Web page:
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High-Risk Breast Cancers Should be Treated Earlier

Study shows survival rates improve for those with stage III triple-negative and HER2-positive breast cancers when chemotherapy is started earlier

March 11, 2014

Written By Nicole Katze, MA, Editor and Manager, Content Development
Reviewed By Matthew J. Ellis, BSc, MB, BChir, PhD, FRCP

Women with stage III breast cancer or who are diagnosed with triple-negative or HER2-positive disease may live longer when starting chemotherapy no more than 30 days after surgery, research shows. 

These findings, published in a recent issue of Journal of Clinical Oncology, suggest beginning post-surgery chemotherapy sooner should be a priority in treating those with high-risk tumors.

Background and Goals

Most people begin chemotherapy within a few weeks of surgery to remove breast cancer. Yet, there are no guidelines suggesting exactly how long after surgery treatment should start. Doctors also do not know whether waiting longer impacts how well chemotherapy works.

Past studies have shown certain groups of people need to delay the start of treatment more often than others. People on Medicare, those from low-income areas and racial minorities tend to wait the longest.

The trial team wanted to know what impact delaying post-surgery chemotherapy had on different survival outcomes, including:

  • Overall survival (OS), the time from the start of chemotherapy to death from any cause
  • Relapse-free survival (RFS), the time from the start of chemotherapy to the cancer coming back in the breast, lymph nodes or a distant part of the body
  • Distant relapse-free survival (DRFS), the time from the start of chemotherapy to the cancer coming back in a distant part of the body


Investigators collected data from 6,827 medical records in the Breast Medical Oncology Institutional Database of the University of Texas MD Anderson Cancer Center. The records pulled were grouped according to the amount of time that passed between women having surgery and starting chemotherapy. These groups were:

  • 30 days or fewer from surgery (2,716 women)
  • 31 to 60 days from surgery (2,994 women)
  • 61 days or more from surgery (1,117 women)

The records also contained information on age, race, type of breast cancer, cancer stage, and for HER2-positive women, treatment with trastuzumab (Herceptin).


Overall, the trial team found that OS, RFS, and DRFS were not significantly different across groups. However, when the data was viewed by type of breast cancer and stage of disease, analysis showed:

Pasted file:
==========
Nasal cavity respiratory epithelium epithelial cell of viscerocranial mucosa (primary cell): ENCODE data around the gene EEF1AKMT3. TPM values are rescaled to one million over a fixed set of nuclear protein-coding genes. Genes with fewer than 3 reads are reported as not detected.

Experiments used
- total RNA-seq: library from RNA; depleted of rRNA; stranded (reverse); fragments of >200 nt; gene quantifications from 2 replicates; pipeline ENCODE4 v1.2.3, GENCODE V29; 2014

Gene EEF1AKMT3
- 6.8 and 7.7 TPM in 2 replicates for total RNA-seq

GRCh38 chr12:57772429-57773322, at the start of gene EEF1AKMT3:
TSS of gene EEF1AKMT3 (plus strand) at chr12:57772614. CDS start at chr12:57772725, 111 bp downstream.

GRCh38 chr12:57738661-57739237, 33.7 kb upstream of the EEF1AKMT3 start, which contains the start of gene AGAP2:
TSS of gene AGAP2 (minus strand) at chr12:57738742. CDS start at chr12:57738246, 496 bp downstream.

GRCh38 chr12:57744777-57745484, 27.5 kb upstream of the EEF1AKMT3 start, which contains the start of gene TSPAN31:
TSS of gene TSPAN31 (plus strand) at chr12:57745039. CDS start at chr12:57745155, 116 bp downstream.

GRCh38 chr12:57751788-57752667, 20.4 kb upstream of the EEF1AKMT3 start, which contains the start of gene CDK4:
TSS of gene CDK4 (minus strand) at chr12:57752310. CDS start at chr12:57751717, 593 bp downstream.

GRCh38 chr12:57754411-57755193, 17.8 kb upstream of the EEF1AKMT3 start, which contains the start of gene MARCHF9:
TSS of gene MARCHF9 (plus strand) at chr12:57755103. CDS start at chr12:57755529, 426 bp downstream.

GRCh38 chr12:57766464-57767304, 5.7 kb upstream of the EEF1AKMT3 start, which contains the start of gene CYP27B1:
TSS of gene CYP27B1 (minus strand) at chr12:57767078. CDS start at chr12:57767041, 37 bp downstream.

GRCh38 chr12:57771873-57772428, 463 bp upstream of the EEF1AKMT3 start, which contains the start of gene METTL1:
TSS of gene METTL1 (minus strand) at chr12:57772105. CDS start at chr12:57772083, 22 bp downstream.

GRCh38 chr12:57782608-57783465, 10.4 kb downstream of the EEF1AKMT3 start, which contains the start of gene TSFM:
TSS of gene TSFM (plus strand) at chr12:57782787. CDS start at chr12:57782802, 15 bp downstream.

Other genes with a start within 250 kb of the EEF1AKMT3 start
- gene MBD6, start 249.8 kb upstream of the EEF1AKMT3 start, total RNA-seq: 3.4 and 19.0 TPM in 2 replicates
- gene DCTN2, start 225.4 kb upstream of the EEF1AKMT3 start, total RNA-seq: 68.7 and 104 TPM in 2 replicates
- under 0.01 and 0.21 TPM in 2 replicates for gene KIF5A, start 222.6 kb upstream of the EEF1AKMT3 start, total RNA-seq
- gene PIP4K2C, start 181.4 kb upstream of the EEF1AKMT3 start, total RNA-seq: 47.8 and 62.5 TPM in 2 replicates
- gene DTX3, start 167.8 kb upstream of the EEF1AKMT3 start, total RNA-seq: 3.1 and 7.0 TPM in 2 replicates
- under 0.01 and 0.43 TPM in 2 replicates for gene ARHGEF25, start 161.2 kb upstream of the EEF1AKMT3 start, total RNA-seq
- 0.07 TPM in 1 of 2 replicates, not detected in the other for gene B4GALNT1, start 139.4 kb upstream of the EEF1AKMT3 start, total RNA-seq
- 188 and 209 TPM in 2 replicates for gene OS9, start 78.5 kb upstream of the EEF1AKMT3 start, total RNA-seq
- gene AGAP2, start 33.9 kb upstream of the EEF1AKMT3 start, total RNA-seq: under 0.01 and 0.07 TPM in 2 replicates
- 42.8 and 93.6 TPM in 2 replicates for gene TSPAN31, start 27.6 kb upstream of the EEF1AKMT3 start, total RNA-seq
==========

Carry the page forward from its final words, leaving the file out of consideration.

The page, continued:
• Women with stage III disease had a 76 percent greater risk of death when they began chemotherapy 61 or more days after surgery, compared with women starting 30 or fewer days after surgery. Their risk of RFS and DRFS was also greater.
    • Stage III disease refers to cancer that travels beyond the breast to nearby lymph nodes, muscle or tissue, though not to distant organs. In such cases, starting chemotherapy before surgery may be best to help destroy the cancer both inside and outside of the breast. This use of chemotherapy is called neoadjuvant.
  • Women with triple-negative disease who began chemotherapy after 31 days or more had a significantly greater risk of death compared with those starting 30 days or sooner post-surgery.
  • Women with HER2-positive disease already treated with trastuzumab had a greater risk of death when they started chemotherapy 61 or more days after surgery.
    • The time to treatment did not impact survival for women who were not treated with trastuzumab.

Triple-negative and HER2-positive breast cancers have a greater chance of coming back after treatment. For this reason, researchers suggested it was not surprising that more immediate treatment with chemotherapy following surgery increased survival rates among women with these types of breast cancers.

What This Means for You

The results of this study suggest that while the time to the start of post-surgery chemotherapy may not change survival outcomes for all women with breast cancer, those who have certain diagnoses may benefit from starting treatment sooner.

If you have stage III breast cancer or were diagnosed with triple-negative or HER2-positive disease, the findings of this study show that starting chemotherapy as soon as possible after surgery may be a good option for you.

If you and your doctor are working on a treatment plan, it’s OK to share these findings with him or her as you move forward. Your doctor will be able to recommend the treatment schedule that is best for you.

To learn more about making breast cancer care decisions, read our Guide to Understanding Treatment Decisions.

De Melo Gagliato, D, Gonzalez-Angulo, AM, Lei, X, Theriault, R, Giordano, SH, et al. Clinical Impact of Delaying Initiation of Treatment of Adjuvant Chemotherapy in Patients With Breast Cancer. Journal of Clinical Oncology (January 2014) doi: 10.1200/JCO.2013.49.7693